Before and After the End of Time: Architecture and the Year 1000
by Christine Smith
Paperback, 128 pages
9.4 x 8.7 x 0.4 inches
$22.50 (Can $25.50)
The end of the world—and of time—was expected by many to occur in the year 1000. This was based on references in the Bible, which also described in considerable architectural detail the Heavenly City of Jerusalem that was to come. The essays in this book look at the contrast between the heavenly architecture of prophecy and the Romanesque architecture that did appear. At the turn of the first millennium, spiritual and historical notions of time were held simultaneously. The powerful imagery of an ideal, translucent kingdom of heaven permeated the European imagination at the same time that the massive style of Romanesque architecture began to flourish. The essay "The Human Architect..." serves as an excellent introduction to Romanesque architecture with its revival of cut-stone masonry and the technological revolution it began. It delineates its links to classical antiquity and points out its innovations. Other essays focus on references to God as the divine architect, on the precious stones of which the Heavenly City is built, architectural photography, and the influences of both Romanesque architecture and the imagery of the ideal city on architects and scholars. They bring to life some of the most powerful and enduring ideas in western European cultural tradition. This book is illustrated throughout in color and black and white. Numerous photographs, drawings, and plans illustrate the exteriors, interiors, and sculptural details of Romanesque architecture. A series of lithographs from Odilon Redon's Apocalypse series evoke the Medieval imagination. 30 color illustrations, 51 black-and-white illustrations.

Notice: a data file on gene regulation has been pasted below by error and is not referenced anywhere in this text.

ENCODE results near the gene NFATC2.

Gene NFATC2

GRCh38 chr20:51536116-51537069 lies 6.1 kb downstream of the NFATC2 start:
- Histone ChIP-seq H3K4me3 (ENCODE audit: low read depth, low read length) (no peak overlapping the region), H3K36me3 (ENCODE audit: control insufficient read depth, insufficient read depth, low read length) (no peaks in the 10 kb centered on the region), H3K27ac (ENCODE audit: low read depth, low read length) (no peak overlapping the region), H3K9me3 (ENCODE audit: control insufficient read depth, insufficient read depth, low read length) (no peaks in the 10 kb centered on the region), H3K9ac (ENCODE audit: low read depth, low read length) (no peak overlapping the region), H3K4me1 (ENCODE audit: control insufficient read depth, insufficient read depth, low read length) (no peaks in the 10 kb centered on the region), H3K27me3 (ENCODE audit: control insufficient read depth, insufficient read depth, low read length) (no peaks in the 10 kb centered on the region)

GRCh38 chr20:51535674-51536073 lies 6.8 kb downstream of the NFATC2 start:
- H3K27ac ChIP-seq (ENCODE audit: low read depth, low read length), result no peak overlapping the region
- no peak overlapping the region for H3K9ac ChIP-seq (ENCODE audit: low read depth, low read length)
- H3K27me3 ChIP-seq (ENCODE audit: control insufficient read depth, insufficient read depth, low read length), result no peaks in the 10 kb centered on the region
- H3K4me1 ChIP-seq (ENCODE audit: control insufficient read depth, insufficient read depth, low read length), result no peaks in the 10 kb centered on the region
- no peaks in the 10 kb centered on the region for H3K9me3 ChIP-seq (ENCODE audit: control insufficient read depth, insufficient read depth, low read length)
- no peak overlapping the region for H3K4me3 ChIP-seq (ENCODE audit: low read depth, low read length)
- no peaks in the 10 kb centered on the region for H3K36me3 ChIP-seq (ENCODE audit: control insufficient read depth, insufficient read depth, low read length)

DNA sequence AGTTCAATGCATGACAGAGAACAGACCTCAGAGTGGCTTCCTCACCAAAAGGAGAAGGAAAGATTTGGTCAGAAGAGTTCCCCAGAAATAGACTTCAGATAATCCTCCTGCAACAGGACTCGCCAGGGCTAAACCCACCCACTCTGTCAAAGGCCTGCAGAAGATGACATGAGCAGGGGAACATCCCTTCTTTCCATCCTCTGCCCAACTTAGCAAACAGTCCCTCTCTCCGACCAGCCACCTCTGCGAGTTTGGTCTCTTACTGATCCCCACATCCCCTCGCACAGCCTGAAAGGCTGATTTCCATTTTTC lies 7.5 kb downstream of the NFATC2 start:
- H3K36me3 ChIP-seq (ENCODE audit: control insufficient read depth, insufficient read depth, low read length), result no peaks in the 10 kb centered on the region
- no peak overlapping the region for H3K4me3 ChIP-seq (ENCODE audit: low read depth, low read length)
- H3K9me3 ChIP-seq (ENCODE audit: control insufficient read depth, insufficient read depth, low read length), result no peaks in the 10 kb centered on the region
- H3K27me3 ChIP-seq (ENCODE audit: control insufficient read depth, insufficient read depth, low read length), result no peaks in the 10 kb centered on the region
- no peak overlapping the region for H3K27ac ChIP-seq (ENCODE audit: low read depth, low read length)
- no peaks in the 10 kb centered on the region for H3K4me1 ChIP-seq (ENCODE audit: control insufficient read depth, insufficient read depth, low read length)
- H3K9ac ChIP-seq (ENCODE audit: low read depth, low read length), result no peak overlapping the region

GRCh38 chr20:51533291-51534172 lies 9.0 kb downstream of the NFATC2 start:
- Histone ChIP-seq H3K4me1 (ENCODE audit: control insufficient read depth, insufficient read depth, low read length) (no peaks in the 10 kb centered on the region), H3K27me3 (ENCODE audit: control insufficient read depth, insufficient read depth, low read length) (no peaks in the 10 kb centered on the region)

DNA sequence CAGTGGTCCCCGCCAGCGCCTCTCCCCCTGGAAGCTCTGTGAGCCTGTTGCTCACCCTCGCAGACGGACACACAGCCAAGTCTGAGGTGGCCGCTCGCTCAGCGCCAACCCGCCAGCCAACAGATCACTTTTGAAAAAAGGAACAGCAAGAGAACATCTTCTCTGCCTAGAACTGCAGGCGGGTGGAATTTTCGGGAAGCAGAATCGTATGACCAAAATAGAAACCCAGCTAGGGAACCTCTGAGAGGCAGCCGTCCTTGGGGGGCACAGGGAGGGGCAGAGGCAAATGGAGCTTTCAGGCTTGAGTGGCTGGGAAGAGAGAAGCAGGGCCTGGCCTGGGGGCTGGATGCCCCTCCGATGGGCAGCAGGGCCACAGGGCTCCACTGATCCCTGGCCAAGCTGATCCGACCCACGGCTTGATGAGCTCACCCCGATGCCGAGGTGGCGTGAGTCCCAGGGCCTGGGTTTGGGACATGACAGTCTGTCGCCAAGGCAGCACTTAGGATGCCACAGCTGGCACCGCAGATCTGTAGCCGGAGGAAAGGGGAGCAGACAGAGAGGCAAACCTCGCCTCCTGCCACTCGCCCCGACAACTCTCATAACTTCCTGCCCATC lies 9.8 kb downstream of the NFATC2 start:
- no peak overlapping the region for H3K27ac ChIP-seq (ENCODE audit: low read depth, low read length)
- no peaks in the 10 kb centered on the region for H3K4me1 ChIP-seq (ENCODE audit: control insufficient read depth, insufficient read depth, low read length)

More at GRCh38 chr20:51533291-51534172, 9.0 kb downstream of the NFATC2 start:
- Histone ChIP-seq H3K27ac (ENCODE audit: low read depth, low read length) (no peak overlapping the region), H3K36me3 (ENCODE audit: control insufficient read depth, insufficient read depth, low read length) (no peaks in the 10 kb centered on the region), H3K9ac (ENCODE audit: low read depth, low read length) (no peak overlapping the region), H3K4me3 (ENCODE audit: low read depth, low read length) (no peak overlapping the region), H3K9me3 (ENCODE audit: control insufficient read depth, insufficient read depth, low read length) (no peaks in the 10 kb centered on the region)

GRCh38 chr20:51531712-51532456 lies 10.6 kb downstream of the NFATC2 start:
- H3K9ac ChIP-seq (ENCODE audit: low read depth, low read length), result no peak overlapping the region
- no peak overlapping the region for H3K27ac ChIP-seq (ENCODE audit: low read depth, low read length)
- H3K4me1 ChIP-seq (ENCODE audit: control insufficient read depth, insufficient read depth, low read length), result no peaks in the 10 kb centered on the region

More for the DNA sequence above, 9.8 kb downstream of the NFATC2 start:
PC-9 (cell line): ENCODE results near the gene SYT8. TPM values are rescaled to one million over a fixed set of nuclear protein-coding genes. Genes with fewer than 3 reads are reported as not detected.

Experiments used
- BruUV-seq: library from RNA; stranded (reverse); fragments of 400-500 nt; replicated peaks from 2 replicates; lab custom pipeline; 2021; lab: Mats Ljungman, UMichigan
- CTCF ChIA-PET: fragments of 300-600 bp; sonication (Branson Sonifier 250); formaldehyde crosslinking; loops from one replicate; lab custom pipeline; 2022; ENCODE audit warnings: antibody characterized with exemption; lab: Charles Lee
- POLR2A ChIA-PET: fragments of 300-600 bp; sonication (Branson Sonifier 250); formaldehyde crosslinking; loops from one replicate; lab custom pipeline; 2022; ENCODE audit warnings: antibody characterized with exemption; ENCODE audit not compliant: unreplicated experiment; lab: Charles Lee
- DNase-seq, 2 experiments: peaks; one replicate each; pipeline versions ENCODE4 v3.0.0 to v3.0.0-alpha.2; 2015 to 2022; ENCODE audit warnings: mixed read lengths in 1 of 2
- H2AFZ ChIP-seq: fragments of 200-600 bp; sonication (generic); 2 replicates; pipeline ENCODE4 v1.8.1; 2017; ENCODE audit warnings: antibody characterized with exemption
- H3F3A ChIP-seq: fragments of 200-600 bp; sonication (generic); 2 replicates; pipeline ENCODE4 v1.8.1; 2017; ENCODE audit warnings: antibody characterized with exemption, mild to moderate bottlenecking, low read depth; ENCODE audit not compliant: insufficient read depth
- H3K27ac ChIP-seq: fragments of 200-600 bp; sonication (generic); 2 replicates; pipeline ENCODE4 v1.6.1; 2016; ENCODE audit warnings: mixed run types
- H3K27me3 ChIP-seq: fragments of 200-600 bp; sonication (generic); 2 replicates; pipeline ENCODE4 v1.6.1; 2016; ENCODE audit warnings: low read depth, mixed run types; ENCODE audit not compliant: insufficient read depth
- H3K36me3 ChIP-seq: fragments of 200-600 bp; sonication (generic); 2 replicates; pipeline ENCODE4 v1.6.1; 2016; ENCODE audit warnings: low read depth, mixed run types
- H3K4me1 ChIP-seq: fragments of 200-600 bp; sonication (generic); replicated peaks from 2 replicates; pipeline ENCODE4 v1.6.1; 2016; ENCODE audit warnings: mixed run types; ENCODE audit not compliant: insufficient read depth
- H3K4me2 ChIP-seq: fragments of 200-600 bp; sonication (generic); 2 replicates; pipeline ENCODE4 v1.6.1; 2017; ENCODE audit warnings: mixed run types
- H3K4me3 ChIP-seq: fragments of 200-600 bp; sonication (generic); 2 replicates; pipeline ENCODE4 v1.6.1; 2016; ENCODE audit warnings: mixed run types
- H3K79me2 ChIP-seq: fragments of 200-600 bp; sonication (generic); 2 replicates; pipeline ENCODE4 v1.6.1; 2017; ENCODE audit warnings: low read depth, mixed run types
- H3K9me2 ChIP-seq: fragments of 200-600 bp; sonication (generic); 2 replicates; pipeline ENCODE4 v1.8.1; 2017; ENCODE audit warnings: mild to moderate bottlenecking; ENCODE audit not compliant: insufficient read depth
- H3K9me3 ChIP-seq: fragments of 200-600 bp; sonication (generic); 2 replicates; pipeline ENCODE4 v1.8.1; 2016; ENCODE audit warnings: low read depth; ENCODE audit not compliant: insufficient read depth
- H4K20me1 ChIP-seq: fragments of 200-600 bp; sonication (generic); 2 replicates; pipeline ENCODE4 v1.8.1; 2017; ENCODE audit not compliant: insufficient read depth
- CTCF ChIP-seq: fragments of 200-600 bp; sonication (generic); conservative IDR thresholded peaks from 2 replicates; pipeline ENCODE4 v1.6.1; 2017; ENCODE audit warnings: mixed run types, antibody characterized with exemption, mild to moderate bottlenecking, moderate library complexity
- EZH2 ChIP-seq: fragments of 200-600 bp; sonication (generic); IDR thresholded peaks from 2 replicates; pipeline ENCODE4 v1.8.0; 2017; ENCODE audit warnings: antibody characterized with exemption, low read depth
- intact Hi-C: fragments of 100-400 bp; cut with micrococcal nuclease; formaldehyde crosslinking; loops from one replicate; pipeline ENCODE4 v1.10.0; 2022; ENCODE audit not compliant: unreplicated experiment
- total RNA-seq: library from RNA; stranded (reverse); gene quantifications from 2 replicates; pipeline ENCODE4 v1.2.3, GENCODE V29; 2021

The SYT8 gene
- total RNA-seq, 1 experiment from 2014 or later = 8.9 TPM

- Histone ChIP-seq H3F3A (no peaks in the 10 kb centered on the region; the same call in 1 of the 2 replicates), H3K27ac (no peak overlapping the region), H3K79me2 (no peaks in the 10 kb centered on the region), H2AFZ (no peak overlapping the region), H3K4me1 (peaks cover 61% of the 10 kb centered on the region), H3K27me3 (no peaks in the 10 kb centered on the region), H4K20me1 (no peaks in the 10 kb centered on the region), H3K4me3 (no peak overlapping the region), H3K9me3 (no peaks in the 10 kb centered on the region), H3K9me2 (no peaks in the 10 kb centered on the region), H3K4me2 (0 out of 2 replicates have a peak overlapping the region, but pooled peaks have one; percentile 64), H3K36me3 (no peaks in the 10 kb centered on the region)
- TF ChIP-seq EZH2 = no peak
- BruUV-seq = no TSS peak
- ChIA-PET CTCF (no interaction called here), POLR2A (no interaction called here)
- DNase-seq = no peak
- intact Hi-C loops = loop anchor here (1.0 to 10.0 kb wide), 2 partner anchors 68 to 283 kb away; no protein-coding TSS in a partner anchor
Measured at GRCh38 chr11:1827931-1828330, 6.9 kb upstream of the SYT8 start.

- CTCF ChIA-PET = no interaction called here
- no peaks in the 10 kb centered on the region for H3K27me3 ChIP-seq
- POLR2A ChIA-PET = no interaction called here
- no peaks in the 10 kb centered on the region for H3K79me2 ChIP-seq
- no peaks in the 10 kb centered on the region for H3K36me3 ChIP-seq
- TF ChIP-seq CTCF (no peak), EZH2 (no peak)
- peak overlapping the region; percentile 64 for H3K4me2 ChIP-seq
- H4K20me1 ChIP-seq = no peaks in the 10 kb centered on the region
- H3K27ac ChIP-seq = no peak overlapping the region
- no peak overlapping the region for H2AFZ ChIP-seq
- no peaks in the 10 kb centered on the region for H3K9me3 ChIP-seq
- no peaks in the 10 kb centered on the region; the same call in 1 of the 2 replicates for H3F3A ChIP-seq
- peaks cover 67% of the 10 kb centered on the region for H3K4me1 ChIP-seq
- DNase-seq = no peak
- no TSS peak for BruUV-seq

Christine Smith is a professor of architectural history at the Harvard Design School. She is the author of Architecture in the Culture of Early Humanism: Ethics, Aesthetics, and Eloquence, 1400-1470.